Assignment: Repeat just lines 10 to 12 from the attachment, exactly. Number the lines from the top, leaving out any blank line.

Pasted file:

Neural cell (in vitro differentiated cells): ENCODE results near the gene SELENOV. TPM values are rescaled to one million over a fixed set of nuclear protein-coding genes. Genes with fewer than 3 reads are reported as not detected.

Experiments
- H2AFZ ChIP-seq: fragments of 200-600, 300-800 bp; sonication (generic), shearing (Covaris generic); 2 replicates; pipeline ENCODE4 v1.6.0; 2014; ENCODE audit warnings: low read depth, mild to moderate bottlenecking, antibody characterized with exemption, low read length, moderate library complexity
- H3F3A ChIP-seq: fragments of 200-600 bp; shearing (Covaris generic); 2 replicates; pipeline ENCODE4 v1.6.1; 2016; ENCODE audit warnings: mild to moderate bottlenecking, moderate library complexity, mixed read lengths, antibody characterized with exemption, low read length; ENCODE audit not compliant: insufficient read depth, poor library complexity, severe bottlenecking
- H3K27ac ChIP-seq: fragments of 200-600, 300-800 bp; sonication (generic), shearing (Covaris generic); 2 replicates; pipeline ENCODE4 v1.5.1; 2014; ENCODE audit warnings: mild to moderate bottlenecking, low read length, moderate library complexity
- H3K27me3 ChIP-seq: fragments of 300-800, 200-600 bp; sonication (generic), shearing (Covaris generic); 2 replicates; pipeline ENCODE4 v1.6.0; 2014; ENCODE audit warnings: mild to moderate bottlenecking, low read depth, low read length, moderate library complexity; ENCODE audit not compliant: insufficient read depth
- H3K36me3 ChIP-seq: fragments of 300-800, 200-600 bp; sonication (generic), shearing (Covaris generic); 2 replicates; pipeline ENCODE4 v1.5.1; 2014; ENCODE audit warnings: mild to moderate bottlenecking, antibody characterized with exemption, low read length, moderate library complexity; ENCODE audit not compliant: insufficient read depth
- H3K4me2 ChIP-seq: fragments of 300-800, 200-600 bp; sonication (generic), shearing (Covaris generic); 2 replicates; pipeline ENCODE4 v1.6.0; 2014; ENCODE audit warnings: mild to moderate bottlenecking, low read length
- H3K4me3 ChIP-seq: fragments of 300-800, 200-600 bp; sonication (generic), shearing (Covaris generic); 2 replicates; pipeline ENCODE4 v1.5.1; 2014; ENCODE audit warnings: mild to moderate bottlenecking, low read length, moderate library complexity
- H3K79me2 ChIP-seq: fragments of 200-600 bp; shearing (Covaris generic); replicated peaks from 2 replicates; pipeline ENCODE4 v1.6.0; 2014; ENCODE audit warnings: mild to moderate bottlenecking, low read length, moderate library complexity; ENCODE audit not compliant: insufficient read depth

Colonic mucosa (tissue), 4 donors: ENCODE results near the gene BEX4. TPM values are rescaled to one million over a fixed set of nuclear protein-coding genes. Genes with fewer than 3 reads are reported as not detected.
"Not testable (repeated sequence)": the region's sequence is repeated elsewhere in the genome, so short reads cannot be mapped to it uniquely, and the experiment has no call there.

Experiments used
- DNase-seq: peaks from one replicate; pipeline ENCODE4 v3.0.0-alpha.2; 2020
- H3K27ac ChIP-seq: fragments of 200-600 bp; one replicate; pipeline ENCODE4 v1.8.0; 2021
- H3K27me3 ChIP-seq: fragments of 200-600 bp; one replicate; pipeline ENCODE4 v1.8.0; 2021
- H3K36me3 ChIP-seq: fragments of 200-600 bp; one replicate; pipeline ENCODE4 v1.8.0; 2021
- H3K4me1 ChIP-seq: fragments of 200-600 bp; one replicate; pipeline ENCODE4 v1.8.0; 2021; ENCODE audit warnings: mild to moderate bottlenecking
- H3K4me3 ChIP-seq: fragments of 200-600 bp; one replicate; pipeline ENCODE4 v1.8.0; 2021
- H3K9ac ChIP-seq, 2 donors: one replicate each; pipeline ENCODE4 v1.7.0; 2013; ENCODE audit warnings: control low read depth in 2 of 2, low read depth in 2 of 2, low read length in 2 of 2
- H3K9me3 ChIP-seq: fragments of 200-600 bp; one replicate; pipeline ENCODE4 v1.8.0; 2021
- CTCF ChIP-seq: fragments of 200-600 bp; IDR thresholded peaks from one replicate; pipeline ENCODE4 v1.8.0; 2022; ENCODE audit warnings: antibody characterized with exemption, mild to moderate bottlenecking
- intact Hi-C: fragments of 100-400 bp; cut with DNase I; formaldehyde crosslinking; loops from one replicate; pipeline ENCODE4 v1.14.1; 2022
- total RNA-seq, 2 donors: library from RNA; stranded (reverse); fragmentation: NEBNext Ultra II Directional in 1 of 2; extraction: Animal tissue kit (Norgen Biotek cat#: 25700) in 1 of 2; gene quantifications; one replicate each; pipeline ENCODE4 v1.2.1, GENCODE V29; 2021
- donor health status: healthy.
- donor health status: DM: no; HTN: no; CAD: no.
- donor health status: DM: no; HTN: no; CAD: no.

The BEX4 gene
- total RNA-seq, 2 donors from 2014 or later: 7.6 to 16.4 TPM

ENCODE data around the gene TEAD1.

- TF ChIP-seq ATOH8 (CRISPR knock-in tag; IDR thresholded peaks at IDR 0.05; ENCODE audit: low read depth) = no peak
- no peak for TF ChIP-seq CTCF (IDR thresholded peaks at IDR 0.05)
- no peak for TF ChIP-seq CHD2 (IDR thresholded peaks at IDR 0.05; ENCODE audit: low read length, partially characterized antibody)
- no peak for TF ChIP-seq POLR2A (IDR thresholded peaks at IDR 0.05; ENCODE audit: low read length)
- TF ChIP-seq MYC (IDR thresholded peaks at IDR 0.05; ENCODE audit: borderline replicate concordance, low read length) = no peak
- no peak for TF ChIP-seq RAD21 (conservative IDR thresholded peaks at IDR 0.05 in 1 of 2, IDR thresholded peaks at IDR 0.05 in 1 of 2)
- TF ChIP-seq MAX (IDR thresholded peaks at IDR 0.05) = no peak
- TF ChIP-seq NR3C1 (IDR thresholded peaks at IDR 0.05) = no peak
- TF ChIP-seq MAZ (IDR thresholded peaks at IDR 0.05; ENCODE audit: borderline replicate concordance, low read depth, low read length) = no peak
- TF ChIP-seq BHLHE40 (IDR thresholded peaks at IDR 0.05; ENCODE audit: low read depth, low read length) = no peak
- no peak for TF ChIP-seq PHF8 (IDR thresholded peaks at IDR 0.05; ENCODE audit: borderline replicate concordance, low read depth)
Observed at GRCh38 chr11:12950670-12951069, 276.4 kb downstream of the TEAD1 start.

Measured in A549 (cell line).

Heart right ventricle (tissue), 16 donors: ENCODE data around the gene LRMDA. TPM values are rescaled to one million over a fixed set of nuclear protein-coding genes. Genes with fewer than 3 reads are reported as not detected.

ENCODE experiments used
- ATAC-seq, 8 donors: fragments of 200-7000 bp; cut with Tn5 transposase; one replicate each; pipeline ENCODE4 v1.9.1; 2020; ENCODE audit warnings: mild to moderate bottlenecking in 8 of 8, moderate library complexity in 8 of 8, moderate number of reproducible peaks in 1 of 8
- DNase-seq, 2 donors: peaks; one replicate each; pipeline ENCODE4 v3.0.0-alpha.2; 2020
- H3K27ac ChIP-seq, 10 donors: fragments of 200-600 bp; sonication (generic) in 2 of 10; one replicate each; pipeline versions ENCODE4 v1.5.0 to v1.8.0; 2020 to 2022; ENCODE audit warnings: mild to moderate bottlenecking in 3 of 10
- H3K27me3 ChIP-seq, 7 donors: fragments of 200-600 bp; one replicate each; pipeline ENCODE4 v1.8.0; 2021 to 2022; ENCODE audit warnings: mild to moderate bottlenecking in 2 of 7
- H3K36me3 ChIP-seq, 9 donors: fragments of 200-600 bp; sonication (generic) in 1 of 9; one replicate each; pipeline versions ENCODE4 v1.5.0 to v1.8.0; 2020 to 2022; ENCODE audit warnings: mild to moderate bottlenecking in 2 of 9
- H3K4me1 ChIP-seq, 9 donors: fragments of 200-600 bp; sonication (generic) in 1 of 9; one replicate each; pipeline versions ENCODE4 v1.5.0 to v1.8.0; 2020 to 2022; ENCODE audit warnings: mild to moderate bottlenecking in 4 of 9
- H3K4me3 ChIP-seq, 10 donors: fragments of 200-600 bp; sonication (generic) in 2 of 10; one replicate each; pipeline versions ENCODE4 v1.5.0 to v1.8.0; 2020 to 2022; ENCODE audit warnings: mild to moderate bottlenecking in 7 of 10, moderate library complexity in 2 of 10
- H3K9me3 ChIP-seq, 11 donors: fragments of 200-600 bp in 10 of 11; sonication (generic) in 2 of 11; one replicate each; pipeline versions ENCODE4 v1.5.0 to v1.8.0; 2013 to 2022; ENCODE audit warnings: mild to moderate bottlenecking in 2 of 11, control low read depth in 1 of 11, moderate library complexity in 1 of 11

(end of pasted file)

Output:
- H3K79me2 ChIP-seq: fragments of 200-600 bp; shearing (Covaris generic); replicated peaks from 2 replicates; pipeline ENCODE4 v1.6.0; 2014; ENCODE audit warnings: mild to moderate bottlenecking, low read length, moderate library complexity; ENCODE audit not compliant: insufficient read depth

Colonic mucosa (tissue), 4 donors: ENCODE results near the gene BEX4. TPM values are rescaled to one million over a fixed set of nuclear protein-coding genes. Genes with fewer than 3 reads are reported as not detected.
"Not testable (repeated sequence)": the region's sequence is repeated elsewhere in the genome, so short reads cannot be mapped to it uniquely, and the experiment has no call there.